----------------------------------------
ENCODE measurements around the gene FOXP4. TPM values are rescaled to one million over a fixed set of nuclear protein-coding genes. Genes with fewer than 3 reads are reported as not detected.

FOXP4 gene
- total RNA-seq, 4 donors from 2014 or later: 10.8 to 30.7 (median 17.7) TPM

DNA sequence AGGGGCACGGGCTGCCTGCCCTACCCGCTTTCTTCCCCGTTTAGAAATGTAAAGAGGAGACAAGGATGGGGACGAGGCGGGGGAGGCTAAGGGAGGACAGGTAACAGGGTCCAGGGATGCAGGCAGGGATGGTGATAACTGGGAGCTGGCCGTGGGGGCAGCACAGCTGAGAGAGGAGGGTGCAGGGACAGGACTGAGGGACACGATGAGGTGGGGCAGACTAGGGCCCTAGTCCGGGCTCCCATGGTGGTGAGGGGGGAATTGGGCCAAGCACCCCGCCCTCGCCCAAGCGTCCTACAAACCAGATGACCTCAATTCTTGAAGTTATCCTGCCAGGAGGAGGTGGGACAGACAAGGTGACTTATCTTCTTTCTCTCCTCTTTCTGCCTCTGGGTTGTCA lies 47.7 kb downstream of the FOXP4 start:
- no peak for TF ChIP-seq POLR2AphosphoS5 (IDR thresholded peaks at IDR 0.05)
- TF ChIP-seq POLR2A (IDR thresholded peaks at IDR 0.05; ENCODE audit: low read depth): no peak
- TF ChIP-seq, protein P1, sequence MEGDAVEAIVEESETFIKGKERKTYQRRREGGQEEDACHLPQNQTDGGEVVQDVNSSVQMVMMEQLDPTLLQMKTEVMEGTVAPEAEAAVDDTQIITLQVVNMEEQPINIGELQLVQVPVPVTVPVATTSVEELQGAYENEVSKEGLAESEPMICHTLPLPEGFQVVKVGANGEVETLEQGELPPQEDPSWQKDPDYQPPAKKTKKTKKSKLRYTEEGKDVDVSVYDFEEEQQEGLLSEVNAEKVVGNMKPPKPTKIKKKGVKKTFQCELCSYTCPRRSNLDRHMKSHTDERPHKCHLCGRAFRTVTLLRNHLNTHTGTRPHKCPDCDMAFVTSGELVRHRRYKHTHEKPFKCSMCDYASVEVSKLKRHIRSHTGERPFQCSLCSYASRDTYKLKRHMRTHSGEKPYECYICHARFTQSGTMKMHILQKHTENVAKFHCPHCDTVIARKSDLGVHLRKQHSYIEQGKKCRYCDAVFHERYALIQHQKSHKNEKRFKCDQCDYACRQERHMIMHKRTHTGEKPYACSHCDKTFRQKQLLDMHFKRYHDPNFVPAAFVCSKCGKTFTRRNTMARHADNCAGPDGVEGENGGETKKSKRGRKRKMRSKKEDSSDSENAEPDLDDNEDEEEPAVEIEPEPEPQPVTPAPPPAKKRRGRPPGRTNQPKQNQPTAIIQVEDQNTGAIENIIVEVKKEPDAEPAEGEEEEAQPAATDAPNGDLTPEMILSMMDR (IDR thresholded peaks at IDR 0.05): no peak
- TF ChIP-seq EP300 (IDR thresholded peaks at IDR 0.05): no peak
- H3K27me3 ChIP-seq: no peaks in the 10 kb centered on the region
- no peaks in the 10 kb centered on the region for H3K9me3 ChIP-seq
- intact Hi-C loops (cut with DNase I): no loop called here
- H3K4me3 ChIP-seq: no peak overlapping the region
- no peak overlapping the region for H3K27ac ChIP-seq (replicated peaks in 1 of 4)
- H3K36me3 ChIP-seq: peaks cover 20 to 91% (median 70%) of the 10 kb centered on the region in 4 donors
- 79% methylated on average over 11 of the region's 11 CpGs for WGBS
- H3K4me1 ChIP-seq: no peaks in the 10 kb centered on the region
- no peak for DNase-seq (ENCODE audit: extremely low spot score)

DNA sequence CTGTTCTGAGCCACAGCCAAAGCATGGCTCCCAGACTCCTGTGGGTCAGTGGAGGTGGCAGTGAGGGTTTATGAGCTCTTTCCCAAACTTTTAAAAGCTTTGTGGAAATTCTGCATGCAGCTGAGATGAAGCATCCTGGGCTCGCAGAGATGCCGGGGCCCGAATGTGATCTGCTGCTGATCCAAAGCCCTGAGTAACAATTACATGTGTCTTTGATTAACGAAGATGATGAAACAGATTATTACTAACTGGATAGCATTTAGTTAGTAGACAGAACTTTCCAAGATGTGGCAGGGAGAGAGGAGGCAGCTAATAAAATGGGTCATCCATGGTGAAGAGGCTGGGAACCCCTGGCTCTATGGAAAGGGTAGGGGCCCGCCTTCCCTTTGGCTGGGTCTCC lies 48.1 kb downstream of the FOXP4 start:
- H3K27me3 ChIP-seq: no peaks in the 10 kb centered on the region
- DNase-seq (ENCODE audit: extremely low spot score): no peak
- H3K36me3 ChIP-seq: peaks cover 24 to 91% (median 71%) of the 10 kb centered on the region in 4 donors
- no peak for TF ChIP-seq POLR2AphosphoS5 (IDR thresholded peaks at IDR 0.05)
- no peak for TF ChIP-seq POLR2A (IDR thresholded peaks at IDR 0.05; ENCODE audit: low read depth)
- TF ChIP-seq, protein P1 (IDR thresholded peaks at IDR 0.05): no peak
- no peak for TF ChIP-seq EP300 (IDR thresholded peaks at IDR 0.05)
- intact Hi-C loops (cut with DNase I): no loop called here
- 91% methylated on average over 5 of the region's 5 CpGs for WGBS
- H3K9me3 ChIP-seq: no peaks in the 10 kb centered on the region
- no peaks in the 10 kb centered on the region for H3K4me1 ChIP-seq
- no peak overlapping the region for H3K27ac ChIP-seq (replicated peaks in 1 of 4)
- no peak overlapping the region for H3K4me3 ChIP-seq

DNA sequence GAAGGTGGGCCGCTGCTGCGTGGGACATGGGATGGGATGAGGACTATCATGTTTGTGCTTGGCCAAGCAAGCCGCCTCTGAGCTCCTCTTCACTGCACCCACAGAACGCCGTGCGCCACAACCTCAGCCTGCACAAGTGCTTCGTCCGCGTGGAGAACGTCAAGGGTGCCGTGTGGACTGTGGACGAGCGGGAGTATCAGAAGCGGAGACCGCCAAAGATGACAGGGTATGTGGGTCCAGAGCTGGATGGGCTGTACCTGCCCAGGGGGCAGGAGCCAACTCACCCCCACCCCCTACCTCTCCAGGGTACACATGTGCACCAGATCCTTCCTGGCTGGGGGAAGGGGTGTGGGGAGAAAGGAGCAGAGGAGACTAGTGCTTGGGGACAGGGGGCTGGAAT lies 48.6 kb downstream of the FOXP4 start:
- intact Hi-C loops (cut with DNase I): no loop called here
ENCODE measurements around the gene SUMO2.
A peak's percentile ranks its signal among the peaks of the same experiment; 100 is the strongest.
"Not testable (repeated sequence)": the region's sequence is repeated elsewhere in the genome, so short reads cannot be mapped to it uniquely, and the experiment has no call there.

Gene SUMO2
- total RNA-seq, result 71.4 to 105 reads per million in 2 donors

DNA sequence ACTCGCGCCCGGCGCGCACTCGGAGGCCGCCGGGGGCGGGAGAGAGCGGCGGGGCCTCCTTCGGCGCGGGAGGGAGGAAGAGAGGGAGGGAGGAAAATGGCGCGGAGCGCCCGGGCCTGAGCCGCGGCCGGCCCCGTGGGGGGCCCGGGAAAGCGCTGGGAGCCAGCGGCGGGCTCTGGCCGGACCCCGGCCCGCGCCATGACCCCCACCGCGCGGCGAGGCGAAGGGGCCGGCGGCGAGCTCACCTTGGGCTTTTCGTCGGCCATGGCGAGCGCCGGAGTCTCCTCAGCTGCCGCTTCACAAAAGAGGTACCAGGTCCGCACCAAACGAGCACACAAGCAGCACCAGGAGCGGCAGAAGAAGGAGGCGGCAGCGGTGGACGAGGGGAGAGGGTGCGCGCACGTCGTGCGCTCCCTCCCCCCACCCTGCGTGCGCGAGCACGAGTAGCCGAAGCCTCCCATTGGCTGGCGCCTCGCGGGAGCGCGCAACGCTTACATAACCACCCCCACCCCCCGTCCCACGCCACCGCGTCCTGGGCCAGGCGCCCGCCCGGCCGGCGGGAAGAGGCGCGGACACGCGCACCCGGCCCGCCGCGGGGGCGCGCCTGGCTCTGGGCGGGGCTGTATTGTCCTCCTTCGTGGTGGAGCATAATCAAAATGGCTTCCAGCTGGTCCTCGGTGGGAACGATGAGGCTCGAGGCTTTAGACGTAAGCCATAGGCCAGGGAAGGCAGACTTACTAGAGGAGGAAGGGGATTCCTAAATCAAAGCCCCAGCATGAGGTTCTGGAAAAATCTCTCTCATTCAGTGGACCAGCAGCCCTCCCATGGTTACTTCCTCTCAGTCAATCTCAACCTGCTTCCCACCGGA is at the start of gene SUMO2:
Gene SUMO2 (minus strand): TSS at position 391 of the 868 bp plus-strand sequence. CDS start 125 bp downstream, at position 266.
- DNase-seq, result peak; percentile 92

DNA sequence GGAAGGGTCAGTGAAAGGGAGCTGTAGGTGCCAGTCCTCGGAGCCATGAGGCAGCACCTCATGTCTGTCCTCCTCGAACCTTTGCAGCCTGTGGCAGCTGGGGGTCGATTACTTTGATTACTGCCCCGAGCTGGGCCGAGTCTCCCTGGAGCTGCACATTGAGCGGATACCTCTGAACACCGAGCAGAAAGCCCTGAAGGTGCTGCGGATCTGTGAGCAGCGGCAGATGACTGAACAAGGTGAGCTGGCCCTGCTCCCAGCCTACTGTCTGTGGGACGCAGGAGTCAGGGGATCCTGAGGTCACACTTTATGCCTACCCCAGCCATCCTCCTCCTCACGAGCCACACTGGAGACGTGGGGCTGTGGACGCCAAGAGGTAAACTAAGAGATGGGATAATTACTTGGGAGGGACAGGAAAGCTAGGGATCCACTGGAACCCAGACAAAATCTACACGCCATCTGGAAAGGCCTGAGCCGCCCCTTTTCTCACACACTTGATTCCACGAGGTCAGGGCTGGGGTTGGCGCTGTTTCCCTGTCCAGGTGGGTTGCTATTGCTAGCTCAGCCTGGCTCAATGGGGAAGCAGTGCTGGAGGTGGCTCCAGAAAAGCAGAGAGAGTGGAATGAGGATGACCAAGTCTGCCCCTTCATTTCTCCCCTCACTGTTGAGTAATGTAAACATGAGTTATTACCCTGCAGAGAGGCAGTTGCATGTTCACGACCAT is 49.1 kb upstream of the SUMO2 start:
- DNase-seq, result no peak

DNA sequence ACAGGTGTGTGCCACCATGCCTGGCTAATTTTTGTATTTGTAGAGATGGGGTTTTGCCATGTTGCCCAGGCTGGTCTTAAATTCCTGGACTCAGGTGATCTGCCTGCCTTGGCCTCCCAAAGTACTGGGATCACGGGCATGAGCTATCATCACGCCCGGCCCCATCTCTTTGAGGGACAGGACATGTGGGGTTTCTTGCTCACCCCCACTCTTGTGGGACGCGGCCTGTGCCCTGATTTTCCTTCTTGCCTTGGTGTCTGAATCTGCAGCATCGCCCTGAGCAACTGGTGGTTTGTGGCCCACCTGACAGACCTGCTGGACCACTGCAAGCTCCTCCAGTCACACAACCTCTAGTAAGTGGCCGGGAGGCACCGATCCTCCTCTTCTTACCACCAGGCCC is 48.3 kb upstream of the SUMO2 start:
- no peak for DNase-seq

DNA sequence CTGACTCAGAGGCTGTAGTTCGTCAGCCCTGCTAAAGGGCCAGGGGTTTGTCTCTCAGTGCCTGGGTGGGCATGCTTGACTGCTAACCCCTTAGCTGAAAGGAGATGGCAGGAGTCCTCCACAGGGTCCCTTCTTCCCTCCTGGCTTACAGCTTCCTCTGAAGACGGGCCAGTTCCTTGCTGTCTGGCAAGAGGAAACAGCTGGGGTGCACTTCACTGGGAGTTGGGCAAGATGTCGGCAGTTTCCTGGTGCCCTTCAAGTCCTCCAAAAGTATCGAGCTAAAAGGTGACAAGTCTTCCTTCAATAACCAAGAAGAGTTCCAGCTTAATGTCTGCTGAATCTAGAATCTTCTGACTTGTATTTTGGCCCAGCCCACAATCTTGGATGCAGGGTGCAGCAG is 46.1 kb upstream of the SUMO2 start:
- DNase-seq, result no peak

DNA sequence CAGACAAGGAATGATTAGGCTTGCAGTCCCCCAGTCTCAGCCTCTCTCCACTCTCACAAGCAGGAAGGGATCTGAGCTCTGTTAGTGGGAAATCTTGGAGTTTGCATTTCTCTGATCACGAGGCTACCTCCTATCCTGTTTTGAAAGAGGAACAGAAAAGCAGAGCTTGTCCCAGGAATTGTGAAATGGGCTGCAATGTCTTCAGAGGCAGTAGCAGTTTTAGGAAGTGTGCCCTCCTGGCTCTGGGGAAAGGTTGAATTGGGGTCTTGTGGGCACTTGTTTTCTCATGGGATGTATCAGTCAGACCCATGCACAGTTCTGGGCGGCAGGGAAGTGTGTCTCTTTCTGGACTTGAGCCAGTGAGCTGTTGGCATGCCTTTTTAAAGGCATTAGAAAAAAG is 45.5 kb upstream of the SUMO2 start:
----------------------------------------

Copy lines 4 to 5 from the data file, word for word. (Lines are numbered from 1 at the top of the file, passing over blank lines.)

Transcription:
DNA sequence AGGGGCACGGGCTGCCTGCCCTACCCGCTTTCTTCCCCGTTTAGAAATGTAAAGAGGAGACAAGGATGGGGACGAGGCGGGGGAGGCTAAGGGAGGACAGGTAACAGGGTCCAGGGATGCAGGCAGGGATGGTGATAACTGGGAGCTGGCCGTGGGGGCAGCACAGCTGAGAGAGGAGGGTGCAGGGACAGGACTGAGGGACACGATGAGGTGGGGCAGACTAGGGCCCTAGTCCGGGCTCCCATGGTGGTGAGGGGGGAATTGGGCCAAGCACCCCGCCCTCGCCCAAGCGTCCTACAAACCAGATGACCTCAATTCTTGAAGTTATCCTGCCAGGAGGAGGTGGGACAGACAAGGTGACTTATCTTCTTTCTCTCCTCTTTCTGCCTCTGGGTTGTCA lies 47.7 kb downstream of the FOXP4 start:
- no peak for TF ChIP-seq POLR2AphosphoS5 (IDR thresholded peaks at IDR 0.05)